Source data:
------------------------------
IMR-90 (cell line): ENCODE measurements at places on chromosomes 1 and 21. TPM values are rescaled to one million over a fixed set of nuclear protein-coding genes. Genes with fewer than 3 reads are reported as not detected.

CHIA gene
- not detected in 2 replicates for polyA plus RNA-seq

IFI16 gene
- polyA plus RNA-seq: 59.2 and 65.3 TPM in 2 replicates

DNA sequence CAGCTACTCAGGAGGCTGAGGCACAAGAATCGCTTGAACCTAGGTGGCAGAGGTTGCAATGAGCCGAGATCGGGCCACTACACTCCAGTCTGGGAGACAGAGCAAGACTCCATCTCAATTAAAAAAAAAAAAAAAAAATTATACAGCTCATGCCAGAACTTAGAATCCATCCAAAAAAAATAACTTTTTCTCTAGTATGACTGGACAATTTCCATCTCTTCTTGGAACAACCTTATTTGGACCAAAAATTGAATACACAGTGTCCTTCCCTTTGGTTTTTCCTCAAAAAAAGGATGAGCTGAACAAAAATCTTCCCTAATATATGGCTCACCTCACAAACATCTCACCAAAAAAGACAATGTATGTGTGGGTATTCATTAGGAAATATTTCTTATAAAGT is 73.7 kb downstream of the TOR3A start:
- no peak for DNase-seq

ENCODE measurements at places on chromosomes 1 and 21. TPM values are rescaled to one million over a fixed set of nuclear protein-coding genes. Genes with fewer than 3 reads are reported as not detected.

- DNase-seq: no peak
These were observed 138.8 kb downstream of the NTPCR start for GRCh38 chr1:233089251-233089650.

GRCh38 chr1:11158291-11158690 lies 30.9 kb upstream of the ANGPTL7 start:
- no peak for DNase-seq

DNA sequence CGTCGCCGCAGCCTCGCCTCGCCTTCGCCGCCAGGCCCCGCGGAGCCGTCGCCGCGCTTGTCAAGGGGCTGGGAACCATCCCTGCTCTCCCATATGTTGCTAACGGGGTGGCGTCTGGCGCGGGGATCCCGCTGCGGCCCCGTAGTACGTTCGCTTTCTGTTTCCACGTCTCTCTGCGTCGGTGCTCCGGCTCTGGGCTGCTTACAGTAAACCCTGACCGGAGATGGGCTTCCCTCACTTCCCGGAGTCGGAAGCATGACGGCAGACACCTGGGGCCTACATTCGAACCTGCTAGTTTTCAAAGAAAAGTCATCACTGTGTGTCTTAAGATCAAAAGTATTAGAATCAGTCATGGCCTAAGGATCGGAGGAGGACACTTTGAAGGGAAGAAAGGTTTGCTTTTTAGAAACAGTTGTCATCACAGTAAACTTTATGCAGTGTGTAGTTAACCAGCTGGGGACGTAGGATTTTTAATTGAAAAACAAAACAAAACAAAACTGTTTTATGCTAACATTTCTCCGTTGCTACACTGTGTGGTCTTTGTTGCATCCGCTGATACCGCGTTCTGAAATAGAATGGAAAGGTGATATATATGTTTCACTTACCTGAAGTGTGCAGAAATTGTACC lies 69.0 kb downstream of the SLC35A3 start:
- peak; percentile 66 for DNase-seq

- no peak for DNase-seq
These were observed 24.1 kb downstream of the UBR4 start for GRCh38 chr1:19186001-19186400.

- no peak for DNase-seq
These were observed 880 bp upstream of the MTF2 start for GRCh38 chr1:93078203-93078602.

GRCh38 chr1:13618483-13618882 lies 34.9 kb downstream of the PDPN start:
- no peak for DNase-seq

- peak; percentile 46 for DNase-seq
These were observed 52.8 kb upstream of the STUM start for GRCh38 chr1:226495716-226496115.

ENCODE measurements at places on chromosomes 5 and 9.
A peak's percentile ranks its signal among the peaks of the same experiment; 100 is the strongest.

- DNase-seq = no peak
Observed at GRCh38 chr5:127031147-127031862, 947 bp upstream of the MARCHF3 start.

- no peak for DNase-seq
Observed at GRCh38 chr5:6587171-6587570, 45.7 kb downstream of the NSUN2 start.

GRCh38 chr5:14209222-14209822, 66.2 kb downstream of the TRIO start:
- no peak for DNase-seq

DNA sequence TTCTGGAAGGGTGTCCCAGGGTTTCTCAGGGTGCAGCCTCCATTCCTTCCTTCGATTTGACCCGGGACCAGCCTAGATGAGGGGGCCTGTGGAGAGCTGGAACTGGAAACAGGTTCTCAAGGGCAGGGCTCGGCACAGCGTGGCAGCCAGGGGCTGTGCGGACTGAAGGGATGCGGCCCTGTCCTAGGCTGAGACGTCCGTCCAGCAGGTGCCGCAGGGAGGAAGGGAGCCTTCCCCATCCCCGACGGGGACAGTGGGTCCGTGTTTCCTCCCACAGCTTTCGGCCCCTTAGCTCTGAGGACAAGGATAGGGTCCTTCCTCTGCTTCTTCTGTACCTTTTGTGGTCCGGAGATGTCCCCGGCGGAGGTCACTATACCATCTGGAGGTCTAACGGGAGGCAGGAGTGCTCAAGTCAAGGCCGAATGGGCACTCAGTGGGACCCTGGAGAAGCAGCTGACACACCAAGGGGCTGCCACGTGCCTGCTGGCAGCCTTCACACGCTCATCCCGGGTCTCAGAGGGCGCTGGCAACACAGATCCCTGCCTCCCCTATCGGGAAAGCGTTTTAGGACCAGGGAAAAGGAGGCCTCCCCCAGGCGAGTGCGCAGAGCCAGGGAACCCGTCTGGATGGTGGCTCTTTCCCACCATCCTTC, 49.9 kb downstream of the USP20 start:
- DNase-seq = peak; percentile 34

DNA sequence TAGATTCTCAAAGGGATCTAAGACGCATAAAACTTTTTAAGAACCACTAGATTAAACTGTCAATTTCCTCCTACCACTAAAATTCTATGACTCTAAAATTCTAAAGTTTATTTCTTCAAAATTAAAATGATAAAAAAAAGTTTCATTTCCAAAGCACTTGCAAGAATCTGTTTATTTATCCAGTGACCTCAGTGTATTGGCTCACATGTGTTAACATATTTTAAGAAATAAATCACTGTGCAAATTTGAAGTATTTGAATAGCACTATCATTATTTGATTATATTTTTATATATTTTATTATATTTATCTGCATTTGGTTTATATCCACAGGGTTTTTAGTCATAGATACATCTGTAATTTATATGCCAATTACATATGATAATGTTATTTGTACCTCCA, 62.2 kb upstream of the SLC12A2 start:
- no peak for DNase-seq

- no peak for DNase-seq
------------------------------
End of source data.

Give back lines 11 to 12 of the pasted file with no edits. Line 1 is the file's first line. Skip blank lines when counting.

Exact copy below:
GRCh38 chr1:11158291-11158690 lies 30.9 kb upstream of the ANGPTL7 start:
- no peak for DNase-seq